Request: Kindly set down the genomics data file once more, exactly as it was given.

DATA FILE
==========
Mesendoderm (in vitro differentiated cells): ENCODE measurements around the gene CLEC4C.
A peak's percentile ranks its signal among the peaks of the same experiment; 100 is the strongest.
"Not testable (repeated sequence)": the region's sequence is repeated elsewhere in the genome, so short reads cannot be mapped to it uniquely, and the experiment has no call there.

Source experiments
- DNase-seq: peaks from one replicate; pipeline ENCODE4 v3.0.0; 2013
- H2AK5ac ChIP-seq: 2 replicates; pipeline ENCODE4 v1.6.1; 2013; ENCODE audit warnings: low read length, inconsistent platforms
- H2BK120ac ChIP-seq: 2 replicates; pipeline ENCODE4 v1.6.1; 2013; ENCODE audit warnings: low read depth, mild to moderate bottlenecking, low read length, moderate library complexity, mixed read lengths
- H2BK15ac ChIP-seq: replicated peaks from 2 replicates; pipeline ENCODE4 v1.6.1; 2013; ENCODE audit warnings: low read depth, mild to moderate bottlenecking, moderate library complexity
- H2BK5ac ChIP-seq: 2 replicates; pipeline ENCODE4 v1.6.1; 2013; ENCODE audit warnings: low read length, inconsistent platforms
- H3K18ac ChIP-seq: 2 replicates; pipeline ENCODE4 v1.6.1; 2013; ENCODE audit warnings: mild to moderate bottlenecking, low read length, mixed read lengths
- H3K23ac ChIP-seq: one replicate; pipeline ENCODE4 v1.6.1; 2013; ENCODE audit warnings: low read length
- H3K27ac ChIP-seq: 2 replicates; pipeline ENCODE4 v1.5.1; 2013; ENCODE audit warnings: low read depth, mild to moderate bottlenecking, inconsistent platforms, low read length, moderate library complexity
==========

Mesendoderm (in vitro differentiated cells): ENCODE measurements around the gene CLEC4C.
A peak's percentile ranks its signal among the peaks of the same experiment; 100 is the strongest.
"Not testable (repeated sequence)": the region's sequence is repeated elsewhere in the genome, so short reads cannot be mapped to it uniquely, and the experiment has no call there.

Source experiments
- DNase-seq: peaks from one replicate; pipeline ENCODE4 v3.0.0; 2013
- H2AK5ac ChIP-seq: 2 replicates; pipeline ENCODE4 v1.6.1; 2013; ENCODE audit warnings: low read length, inconsistent platforms
- H2BK120ac ChIP-seq: 2 replicates; pipeline ENCODE4 v1.6.1; 2013; ENCODE audit warnings: low read depth, mild to moderate bottlenecking, low read length, moderate library complexity, mixed read lengths
- H2BK15ac ChIP-seq: replicated peaks from 2 replicates; pipeline ENCODE4 v1.6.1; 2013; ENCODE audit warnings: low read depth, mild to moderate bottlenecking, moderate library complexity
- H2BK5ac ChIP-seq: 2 replicates; pipeline ENCODE4 v1.6.1; 2013; ENCODE audit warnings: low read length, inconsistent platforms
- H3K18ac ChIP-seq: 2 replicates; pipeline ENCODE4 v1.6.1; 2013; ENCODE audit warnings: mild to moderate bottlenecking, low read length, mixed read lengths
- H3K23ac ChIP-seq: one replicate; pipeline ENCODE4 v1.6.1; 2013; ENCODE audit warnings: low read length
- H3K27ac ChIP-seq: 2 replicates; pipeline ENCODE4 v1.5.1; 2013; ENCODE audit warnings: low read depth, mild to moderate bottlenecking, inconsistent platforms, low read length, moderate library complexity